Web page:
2.2 Data collection

Rainfall data was measured by the four rain gauges located in the lower and upper parts of the catchment. The runoff data for surface water (SR), SSR30, SSR60, and SSR100 and the total runoff (TR) can be measured by the five 90 sharp crested V-notch weirs and logarithmic weirs at the outlet of Hydrohill (Fig. 1d). Continuous measurements were taken by using pressure-type stage recorders.

2.3 Sample collection and analysis

During 25–29 October 2016, 125 samples were collected at the catchment. These included rainwater, surface water and subsurface water. Rainfall samples were collected through a rainfall water collector with a diameter of 40 cm located on the observation room roof. The rain immediately arrived at the observation room through a pipeline. Rainfall samples were collected every hour during the rainfall event. Section negative pressure sampling was used to collect surface runoff and subsurface runoff samples. When there were typical points like peak points and valley points on the hydrograph, we started to collect water samples. Samples were stored in 50 mL high-density polyethylene (HDPE) bottles. HDPE bottles were washed by deionized water and rinsed with sample water three times at the time of collection. All samples were filtered through a 0.45 µm filter and then sealed before laboratory analysis. All the samples were transported to the laboratory in Nanjing and preserved at 4 until analysis.

All samples were analyzed for general parameters (pH, EC), major ions (K+, Na+, Ca2+, Mg2+, Si, Cl, NO3-, SO42- and HCO3-), and stable isotopes (18O and 2H). pH and EC were measured in the field using a portable EC digital analyzer (HQ14d, Hach, USA) and a multi-parameter digital analyzer (HQ40d, Hach, USA). The hydrochemistry of all water samples was analyzed within two weeks of collection. Cations (K+, Na+, Ca2+ and Mg2+) and dissolved Si were analyzed by Inductively Coupled Plasma Optical Emission Spectrometry (ICP-OEC), and the anions (Cl, NO3- and SO42-) were analyzed by Dionex ICS-2100 Ion Chromatography. All samples were filtered through a 0.45 µm filter before laboratory analysis. The concentration of HCO3- was determined by a titration assay on-site. 18O and 2H analyses were carried out by the 4th generation Los Gatos Research Liquid Water Isotope Analyser and expressed according to the Vienna Standard Mean Ocean Water (VSMOW).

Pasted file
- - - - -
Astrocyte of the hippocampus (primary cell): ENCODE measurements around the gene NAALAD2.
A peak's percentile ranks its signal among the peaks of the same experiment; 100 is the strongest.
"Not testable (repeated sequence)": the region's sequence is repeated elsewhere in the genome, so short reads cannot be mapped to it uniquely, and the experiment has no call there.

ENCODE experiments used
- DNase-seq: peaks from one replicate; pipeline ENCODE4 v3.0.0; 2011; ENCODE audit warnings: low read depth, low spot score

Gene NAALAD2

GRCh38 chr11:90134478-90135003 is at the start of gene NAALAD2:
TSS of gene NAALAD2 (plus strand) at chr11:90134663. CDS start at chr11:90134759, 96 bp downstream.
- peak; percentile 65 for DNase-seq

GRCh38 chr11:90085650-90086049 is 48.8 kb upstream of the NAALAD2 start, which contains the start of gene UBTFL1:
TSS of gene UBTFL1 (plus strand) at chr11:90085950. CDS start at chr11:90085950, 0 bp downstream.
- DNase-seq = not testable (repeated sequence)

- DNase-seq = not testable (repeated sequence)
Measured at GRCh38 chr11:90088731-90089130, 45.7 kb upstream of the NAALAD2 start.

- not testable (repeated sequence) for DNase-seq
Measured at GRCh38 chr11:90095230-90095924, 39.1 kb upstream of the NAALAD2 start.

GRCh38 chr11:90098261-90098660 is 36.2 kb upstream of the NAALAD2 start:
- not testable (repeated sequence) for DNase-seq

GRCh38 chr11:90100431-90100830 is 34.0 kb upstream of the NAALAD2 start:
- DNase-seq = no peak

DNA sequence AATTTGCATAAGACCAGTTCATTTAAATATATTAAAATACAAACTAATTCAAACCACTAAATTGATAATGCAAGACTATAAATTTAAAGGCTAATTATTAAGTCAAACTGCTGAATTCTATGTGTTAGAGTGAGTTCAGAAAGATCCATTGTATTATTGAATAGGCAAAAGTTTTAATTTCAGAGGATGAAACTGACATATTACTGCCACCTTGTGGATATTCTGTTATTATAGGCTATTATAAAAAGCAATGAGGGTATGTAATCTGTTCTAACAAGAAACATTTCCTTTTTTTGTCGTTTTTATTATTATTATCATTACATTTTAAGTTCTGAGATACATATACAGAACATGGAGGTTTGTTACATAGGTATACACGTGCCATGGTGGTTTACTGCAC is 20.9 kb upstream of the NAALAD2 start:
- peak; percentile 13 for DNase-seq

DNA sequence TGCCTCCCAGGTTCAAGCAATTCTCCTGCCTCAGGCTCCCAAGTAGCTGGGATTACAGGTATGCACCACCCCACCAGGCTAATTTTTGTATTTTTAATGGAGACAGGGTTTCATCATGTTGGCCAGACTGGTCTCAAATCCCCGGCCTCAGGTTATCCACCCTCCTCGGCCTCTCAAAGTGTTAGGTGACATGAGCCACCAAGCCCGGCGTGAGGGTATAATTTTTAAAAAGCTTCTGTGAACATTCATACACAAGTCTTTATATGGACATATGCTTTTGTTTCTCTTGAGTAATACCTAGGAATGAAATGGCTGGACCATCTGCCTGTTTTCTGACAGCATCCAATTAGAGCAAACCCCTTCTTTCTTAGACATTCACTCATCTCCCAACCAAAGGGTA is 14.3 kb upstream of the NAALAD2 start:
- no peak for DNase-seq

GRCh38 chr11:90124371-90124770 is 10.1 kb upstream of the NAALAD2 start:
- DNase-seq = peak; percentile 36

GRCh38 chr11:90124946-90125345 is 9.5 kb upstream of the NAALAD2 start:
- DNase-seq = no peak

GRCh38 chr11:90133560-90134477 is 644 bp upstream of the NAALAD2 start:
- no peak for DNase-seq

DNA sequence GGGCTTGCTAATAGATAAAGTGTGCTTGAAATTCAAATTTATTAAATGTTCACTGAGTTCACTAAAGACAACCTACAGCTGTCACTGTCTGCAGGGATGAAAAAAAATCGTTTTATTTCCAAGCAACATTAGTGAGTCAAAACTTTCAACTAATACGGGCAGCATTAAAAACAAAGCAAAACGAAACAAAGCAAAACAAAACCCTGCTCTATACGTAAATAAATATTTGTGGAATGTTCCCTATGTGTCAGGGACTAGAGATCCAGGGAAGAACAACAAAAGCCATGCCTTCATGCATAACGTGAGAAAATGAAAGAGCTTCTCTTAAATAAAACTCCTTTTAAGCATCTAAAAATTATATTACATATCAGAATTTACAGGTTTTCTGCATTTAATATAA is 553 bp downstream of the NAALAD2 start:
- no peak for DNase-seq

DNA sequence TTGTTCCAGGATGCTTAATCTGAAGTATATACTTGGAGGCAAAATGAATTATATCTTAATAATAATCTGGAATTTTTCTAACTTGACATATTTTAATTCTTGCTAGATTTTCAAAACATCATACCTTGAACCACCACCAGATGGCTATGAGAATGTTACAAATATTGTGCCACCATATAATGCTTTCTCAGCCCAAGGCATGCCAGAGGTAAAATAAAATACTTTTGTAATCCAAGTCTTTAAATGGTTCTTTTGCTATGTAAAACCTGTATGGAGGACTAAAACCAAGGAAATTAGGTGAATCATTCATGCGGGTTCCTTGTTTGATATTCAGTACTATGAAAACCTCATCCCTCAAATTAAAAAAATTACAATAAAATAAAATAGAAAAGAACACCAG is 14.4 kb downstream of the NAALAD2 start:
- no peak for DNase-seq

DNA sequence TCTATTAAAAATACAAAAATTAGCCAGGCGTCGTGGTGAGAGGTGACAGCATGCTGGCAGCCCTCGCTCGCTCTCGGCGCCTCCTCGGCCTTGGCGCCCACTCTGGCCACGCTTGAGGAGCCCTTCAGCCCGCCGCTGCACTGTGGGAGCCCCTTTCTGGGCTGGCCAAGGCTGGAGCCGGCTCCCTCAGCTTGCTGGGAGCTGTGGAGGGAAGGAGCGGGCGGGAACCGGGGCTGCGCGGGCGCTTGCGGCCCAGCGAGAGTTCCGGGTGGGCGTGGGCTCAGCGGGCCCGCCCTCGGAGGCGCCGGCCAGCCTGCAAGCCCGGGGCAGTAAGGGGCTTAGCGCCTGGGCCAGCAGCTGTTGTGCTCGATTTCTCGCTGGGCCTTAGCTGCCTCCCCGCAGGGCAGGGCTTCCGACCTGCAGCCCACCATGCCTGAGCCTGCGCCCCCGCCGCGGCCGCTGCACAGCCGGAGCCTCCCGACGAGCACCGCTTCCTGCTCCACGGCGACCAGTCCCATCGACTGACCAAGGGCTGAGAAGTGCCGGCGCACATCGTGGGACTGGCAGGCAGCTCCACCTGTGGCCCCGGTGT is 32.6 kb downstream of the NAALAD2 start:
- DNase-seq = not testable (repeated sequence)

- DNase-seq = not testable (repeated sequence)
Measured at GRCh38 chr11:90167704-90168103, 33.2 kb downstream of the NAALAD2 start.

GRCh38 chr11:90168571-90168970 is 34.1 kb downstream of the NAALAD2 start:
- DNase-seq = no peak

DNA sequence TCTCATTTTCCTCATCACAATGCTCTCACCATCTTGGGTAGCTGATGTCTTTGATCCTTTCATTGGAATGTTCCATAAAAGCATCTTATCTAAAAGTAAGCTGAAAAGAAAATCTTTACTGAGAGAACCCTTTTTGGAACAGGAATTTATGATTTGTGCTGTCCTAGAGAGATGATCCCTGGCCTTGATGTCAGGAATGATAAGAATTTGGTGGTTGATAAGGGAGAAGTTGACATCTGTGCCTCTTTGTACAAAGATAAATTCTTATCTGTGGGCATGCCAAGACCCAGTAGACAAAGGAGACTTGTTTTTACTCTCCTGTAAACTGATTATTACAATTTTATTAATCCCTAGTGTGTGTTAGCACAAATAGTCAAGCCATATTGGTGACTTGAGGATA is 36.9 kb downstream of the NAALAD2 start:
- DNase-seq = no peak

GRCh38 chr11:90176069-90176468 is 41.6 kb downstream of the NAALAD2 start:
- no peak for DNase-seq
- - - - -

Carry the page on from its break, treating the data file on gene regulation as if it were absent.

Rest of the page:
Figure 2Hydrographs of the separate runoff in the 2016 autumn rainfall event.


3 Results and discussion

3.1 Hydrological response in rainfall events

This rainfall event happened from 23:00 on 25 October to 12:00 on 28 October and can be divided into three major rainfall periods (Fig. 2). Because the whole depth of Hydrohill is 1m and the groundwater level is higher than 40 cm during this rainfall, SSR100 is regarded as groundwater runoff. This event was one of the biggest storms following a low-intensity rainfall event. The general hydrological characteristics of these floods, including rain volume, the maximum intensity in 1 h, mean intensity and peak discharge in separate runoff and total runoff, are concluded in Table 1.

Table 1Principal hydrological characteristics of the flood event in 2016.

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The first rainfall period occurred from 23:00 on 25 October to 23:00 on 26 October and the daily rainfall was 54 mm. Because there had been no recent storms, and the soil before the event was dry, there was a minor flow response. The discharge of the surface flow was nearly the same as the discharge of SSR30 and SSR60, all of which were smaller than SSR100. This indicates that the rainfall water infiltrated quickly and there was probably 25 % existing pre-event water. The second period was the largest and was a complex process among the three periods which occurred between 07:00 and 17:00 on 27 October . The runoff response was so quick due to the high rain volume. SR shows the quickest response and the volume of SSR100 was also the highest in all runoff components, with a little longer residence time than others. The third period which occurred during the whole day of October 28 was the shortest period. Though its process was also complex, the runoff response was slow and the SSR100 remaining was the largest runoff volume. The total runoff efficient (VR ratio) in Table1 showed that more than 60 % of the rainfall had infiltrated the soil reaching the total outlet of the catchment and the VR ratio of total runoff in the third period was the biggest (nearly 1.0) in all three rainfall periods, indicating that soil had almost been saturated. In the three successive periods, the VR ratio of SR, SSR30 and SSR60 in the second period was bigger than that in the other two periods. However, the VR ratio of SSR100 in the three periods was higher than that of SR, SSR30 and SSR60, indicating that other than the infiltrated water, existing water before this rainfall also contributed to the total runoff.

3.2 Hydrochemical Process

In this research, we analysed many more chemical parameters than previous studies to find more suitable tracers. The statistical results, including maximum values, minimum values and mean values of all indicators in this rainfall event, are shown in Table 2.

Table 2Results of the hydrological and isotopic analysis for various samples.